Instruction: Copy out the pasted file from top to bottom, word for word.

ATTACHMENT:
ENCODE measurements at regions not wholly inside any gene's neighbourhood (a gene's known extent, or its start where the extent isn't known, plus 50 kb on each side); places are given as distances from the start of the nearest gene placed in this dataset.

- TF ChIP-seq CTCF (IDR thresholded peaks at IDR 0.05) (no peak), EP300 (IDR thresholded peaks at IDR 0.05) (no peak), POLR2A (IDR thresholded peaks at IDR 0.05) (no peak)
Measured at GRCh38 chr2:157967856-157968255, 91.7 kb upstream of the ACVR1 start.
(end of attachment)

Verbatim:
ENCODE measurements at regions not wholly inside any gene's neighbourhood (a gene's known extent, or its start where the extent isn't known, plus 50 kb on each side); places are given as distances from the start of the nearest gene placed in this dataset.

- TF ChIP-seq CTCF (IDR thresholded peaks at IDR 0.05) (no peak), EP300 (IDR thresholded peaks at IDR 0.05) (no peak), POLR2A (IDR thresholded peaks at IDR 0.05) (no peak)
Measured at GRCh38 chr2:157967856-157968255, 91.7 kb upstream of the ACVR1 start.